The latest addition to Peter Jensen's gallery of oddball muses is British sculptor Barbara Hepworth, who, at the pinnacle of her success in the early sixties, was the most famous female sculptor in the world. Just like her lover Henry Moore, her specialty was organic shapes with holes in them, the kind of things that modern-art-phobes made very merry with. Jensen placed those holes at the very heart of his new collection, either literally (the shoes, the Bernstock Speirs hats) or figuratively, in the sense of a hole being something that reveals layers and depth. So one viscose dress was "holed" to reveal another one underneath. And the notion of layers was expressed in doubled pants, jackets, bags, or shirts with doubled sleeves. Roll one set up and you'd be ready for work, just like that tough old bird of a sculptress.

Hepworth had to be tough. She was a woman in a man's world. Jensen has always toyed with the male-female dynamic. Here, he duplicated the short-sleeve smocks Hepworth wore in her studio in a masculine banker's stripe. He also showed the same shape in virginal white lace, but he made sure to layer it over a man's white cotton shirt. As for the influence of Hepworth's work, you could point to the sculptural feel of coats with softly padded hips, or a shift patched from her signature shapes, or the skirt with the sculptural hole cut high on the thigh—or the latest of Jensen's wonderful prints, which collaged the artist's studio and garden into one attractively obtuse whole.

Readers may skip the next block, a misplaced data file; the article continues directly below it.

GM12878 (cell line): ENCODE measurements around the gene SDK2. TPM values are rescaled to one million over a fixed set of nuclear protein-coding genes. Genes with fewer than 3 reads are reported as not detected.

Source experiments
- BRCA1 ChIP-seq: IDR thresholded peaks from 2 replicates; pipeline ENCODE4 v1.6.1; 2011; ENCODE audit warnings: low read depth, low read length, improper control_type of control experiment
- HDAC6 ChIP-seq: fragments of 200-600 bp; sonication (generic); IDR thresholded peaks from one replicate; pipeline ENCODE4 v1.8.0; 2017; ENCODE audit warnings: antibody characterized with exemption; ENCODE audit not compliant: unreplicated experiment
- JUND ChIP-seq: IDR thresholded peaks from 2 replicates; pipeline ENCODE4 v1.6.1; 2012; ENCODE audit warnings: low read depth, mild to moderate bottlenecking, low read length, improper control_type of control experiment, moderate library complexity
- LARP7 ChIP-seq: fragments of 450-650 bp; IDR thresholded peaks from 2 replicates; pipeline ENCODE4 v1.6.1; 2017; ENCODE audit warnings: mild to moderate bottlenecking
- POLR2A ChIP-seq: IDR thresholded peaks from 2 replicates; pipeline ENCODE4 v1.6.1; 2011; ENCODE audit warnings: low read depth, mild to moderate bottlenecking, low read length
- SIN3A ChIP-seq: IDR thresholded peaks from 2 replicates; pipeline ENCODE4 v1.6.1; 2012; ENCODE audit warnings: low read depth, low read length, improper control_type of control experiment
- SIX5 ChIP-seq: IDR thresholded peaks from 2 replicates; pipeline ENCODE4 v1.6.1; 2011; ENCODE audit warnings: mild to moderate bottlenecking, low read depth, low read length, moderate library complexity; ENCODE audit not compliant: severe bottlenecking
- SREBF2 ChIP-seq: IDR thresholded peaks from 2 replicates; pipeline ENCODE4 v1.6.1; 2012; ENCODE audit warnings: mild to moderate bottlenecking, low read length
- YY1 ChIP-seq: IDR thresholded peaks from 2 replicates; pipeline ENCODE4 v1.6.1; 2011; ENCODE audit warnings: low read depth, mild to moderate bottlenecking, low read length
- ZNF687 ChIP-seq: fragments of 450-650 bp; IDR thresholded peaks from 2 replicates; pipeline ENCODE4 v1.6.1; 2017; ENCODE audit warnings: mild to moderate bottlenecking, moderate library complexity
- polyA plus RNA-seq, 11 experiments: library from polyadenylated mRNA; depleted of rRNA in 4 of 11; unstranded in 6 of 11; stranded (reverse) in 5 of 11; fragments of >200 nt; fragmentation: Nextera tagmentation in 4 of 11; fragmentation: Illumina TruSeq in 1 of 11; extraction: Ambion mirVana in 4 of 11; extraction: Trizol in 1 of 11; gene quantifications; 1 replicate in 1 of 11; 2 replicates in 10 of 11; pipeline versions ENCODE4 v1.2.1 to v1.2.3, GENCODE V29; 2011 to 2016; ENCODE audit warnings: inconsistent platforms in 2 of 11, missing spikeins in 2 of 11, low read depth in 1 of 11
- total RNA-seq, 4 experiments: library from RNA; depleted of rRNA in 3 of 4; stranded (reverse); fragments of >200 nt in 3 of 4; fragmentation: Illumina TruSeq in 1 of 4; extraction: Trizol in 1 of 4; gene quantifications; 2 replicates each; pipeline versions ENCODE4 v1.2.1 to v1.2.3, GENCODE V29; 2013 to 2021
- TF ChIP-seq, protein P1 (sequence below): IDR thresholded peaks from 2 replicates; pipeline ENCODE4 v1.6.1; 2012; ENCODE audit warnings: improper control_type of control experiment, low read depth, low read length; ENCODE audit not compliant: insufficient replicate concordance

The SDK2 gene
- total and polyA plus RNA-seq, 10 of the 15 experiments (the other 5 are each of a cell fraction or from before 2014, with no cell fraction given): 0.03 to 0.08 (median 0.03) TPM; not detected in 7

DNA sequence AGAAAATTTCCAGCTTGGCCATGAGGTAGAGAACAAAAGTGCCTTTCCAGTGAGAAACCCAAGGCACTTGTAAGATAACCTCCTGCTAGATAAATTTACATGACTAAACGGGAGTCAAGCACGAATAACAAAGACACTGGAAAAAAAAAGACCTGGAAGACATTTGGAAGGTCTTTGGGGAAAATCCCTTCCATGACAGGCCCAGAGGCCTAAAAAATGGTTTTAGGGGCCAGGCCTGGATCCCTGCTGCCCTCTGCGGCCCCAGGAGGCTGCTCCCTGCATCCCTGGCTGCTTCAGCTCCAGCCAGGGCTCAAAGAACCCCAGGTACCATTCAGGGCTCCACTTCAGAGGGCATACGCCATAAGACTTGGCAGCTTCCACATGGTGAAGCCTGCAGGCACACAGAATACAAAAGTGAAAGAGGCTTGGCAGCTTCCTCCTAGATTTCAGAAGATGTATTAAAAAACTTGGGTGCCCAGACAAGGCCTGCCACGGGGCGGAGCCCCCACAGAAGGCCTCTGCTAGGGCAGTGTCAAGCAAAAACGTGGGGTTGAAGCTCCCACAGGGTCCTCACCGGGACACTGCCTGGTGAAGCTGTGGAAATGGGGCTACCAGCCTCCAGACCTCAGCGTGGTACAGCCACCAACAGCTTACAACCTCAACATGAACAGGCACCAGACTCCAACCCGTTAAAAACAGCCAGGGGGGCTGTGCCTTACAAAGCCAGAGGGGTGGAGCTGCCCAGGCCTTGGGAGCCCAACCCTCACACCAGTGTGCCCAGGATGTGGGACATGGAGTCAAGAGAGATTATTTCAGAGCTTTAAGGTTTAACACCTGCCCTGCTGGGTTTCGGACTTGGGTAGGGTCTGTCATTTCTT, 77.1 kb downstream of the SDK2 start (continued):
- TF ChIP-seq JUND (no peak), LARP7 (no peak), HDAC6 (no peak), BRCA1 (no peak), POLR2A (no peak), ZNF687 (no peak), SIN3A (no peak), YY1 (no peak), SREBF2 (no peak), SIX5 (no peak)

Hepworth lived by the sea in Cornwall, so another print featured sunbathing couples. It had a slightly porny Kama Sutra vibe, perfect for Jensen, who thrives on not-quite-rightness. But it also unwittingly highlighted the problem with this collection. In the past, Jensen's muses have always had a deep connection with his own skewed view of life, so whatever they inspired was a natural extension of him. But Hepworth was a recent addition. She needed research. It showed. There was something overly academic about the collection. Jensen himself probably nailed the problem when he described Hepworth's appeal for him: "So bland." Mind you, his effort to capture the austerity of her era with a print of hand-drawn sequins—remember the women who used to draw lines down their legs to copy the seam of a silk stocking?—could very well be a gift for wannabe glamour-pusses in Europe's downward-spiraling economies.